Daily Limit: Big Bass Splash turns 35

Fishing in early B.A.S.S. events, Texan Bob Sealy admired Ray Scott and how he promoted professional bass fishing. Knowing he couldn’t compete, but Sealy dug out his own niche.

Sealy came up with a way to serve amateur anglers in a tournament circuit that has been going strong since 1984. This week’s Big Bass Splash on Texas’ Lake Sam Rayburn marks the 35th anniversary of Sealy’s brainchild.

“You know my slogan is, ‘Where amateurs win like the pros,’” Sealy said. “The Bassmaster Classic pays $300,000 to the winner, so the winning amateur, the one person who brings in the biggest bass this week, is going to win a $300,000 Sportman’s Package of cash and prizes.

“This year is going to be the biggest guaranteed payout I’ve ever done — $1.2 million. I’m looking to draw 8,000 entries or better.”

Having the second biggest bass is no chump change at $100,000, nor is third ($75,000), fourth ($50,000) or even fifth ($25,000). Yet another $376,000 will go out in hourly payouts, from $5,000 for largest to $500 for 15th largest each hour from 7-8 a.m. to 1-2 p.m. The hourly payouts was one of Sealy’s kicker draws to his events, as were his guaranteed payouts.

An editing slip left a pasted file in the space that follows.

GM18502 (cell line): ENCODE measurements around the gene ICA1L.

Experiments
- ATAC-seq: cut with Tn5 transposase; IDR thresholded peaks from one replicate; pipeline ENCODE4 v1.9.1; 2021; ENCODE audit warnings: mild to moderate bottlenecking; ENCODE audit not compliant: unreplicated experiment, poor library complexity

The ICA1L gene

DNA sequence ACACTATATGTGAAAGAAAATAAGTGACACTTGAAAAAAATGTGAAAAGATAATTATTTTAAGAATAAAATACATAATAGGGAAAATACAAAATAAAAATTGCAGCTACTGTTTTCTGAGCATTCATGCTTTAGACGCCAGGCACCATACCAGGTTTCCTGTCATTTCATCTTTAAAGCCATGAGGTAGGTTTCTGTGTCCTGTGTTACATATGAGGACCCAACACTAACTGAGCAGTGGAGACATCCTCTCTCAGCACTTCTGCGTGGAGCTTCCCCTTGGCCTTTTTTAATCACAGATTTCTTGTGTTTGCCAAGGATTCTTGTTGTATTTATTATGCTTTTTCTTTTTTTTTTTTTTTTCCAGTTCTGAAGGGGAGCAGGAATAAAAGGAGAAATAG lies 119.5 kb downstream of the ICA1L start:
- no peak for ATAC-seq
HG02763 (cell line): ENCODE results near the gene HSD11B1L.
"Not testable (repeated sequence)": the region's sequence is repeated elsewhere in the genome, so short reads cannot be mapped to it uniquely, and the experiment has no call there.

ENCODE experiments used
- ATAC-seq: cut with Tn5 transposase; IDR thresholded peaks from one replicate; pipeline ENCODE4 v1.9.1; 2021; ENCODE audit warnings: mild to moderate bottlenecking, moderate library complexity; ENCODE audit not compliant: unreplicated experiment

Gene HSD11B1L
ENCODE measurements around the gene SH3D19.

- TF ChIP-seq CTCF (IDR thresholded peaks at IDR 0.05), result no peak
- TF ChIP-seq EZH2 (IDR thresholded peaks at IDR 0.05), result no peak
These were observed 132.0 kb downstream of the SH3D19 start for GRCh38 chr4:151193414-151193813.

Sealy said it all came about because he wanted to emulate Scott, who became a good friend when he fished B.A.S.S. events in the 1970s.

“I was in awe of what he was doing. I just told myself one of these days I’m going to do what he’s doing,” Sealy said. “I knew I couldn’t compete with him and B.A.S.S. I was thinking about all the people like me who sit and watch TV and say, ‘I wish that was me.’”

It was 43 years ago when Sealy convinced three radio stations to hold such an event, and those one-day big fish derbies lasted around five years. But Sealy just ran them — he didn’t own them. He then teamed up with a Burger King owner in Jasper, Texas, for another two years before interest in backing it waned.

Sealy wasn’t sure what he would do next, but a representative from McDonald’s called and offered a deal.

“He said he’d be interested if I benefit Ronald McDonald House,” said Sealy, who was off to tour of one of its facilities in Houston. “It didn’t take me but about 5 seconds to see what they were doing. ‘Yep, this is what we are going to do.’ Raised tons of money for Ronald McDonald houses. I count my blessings every day.”

Now affiliated with St. Jude’s Children’s Research Hospital, Sealy Outdoors and the Big Bass Splash have the same basic format as in 1984, “we’ve just added a lot more hourly places over the year, and our guarantees.”